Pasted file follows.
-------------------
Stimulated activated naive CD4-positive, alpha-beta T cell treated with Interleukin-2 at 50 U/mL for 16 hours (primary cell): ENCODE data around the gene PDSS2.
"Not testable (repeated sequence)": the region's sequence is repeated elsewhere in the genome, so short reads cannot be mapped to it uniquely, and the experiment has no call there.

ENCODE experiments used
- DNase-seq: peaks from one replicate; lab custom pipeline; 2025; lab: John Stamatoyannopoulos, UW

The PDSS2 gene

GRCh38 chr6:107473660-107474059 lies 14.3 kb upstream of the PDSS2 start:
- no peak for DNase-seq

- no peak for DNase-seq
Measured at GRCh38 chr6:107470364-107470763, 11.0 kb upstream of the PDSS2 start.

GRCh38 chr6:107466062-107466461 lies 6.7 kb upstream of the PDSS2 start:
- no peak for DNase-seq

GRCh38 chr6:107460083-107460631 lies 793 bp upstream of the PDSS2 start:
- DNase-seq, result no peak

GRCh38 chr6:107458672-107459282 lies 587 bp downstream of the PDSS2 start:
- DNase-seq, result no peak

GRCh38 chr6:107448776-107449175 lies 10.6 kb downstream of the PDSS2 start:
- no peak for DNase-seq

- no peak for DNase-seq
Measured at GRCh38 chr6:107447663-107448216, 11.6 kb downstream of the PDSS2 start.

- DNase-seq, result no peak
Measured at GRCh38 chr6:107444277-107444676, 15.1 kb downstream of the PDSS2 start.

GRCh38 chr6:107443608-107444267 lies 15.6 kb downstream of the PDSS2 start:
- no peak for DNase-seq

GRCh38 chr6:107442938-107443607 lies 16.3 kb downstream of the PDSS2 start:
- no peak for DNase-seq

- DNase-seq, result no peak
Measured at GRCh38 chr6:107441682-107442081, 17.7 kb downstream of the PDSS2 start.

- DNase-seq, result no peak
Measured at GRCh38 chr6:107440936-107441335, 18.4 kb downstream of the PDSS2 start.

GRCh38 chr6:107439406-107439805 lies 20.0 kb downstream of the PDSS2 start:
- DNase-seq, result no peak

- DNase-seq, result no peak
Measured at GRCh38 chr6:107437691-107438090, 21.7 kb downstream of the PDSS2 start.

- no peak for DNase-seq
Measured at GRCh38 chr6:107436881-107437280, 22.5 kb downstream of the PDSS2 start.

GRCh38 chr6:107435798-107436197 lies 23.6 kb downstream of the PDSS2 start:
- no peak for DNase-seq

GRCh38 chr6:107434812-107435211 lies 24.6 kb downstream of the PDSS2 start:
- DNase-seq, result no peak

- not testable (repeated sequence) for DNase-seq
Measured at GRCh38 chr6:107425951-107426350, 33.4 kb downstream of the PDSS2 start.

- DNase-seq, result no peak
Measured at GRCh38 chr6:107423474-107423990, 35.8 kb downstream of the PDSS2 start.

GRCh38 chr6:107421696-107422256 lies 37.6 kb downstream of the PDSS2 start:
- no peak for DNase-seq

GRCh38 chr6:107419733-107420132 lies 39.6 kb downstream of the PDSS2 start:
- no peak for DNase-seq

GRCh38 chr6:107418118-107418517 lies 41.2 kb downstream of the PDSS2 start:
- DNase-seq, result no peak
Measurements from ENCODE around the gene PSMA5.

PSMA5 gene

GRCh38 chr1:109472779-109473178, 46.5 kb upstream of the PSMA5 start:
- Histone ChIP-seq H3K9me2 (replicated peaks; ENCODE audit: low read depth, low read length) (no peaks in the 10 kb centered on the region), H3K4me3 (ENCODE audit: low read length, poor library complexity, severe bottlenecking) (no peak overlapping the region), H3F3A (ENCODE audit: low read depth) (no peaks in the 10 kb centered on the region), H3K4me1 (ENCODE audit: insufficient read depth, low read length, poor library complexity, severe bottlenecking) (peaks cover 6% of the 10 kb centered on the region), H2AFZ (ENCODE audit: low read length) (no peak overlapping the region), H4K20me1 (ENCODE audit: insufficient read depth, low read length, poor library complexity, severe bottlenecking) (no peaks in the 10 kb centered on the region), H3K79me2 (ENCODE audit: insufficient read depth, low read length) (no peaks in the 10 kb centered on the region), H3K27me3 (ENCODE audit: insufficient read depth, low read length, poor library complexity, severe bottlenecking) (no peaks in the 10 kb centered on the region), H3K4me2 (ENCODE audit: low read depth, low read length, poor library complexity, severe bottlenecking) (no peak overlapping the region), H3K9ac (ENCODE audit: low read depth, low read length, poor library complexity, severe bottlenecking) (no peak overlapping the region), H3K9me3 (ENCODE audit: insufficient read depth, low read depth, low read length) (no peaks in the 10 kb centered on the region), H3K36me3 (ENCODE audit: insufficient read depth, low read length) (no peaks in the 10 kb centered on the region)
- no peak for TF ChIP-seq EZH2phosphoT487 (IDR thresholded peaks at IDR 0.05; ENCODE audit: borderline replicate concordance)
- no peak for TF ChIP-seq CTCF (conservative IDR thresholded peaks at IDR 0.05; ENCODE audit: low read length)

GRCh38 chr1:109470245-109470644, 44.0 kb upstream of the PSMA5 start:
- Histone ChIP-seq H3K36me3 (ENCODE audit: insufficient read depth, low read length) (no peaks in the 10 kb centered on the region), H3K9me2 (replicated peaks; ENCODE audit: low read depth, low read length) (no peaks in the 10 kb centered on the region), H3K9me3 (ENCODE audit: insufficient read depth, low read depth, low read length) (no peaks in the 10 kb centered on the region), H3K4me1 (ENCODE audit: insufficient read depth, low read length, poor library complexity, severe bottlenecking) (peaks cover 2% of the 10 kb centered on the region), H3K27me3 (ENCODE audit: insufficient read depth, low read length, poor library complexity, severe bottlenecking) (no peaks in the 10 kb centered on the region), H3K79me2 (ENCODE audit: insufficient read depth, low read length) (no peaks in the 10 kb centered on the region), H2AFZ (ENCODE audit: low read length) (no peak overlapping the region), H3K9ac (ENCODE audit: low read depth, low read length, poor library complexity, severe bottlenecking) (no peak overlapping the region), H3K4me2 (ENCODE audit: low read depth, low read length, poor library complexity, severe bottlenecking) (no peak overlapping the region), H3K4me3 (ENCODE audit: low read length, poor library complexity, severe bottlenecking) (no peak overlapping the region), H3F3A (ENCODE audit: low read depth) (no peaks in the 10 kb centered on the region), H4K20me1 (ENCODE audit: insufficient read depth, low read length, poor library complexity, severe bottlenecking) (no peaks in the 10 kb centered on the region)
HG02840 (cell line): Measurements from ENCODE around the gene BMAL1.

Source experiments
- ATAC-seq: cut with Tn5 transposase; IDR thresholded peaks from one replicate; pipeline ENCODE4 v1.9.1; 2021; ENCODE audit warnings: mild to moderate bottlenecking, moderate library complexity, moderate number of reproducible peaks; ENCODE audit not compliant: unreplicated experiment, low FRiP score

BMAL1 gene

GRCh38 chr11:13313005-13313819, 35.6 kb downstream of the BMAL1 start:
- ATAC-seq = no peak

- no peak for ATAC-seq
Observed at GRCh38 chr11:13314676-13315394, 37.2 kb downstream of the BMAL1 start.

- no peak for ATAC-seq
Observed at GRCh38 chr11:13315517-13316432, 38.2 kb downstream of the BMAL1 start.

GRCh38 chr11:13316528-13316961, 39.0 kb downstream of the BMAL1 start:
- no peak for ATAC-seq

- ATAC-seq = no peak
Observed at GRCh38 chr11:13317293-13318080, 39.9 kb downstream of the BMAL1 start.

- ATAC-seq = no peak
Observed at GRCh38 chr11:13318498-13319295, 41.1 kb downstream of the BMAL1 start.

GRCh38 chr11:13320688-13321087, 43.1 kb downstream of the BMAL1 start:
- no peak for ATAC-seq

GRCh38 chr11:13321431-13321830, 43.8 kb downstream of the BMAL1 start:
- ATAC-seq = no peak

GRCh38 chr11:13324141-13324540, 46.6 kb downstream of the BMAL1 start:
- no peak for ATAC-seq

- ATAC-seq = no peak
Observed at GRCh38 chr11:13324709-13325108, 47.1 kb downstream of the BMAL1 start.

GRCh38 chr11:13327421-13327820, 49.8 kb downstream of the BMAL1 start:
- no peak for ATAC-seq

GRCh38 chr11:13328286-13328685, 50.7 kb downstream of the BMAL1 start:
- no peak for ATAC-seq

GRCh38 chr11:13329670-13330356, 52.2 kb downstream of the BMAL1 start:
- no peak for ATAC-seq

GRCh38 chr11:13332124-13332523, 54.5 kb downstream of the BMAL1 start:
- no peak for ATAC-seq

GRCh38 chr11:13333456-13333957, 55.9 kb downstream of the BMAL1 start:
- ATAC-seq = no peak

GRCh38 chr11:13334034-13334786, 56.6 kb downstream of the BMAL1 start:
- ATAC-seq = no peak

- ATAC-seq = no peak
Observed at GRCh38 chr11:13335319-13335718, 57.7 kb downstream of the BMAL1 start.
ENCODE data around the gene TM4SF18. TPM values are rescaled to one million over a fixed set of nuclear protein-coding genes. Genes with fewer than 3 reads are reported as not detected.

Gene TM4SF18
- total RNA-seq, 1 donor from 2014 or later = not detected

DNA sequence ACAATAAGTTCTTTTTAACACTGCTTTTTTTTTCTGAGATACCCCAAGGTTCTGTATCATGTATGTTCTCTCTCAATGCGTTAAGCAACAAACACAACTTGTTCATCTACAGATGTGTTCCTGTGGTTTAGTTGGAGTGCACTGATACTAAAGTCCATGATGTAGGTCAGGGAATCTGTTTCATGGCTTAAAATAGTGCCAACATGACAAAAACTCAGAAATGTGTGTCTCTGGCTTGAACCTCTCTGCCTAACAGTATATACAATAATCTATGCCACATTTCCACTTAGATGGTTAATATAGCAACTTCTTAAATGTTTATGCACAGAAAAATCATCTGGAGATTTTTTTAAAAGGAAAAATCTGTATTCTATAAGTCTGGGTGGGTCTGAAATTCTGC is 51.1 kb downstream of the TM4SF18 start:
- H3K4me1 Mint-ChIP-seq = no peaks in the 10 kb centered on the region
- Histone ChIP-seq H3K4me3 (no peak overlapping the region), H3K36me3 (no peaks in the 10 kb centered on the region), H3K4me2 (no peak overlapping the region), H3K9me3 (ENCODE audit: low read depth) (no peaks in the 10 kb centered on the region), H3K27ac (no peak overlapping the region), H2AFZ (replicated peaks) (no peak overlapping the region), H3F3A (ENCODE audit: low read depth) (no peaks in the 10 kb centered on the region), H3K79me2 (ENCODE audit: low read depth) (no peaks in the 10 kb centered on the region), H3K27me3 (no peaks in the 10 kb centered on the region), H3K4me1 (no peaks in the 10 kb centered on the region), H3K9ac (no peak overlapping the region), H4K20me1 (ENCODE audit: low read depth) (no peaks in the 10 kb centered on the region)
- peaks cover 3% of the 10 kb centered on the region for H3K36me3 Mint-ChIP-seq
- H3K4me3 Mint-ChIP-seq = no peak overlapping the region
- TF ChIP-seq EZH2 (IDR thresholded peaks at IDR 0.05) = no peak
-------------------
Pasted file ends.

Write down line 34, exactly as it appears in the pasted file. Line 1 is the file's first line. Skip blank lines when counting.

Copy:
- no peak for DNase-seq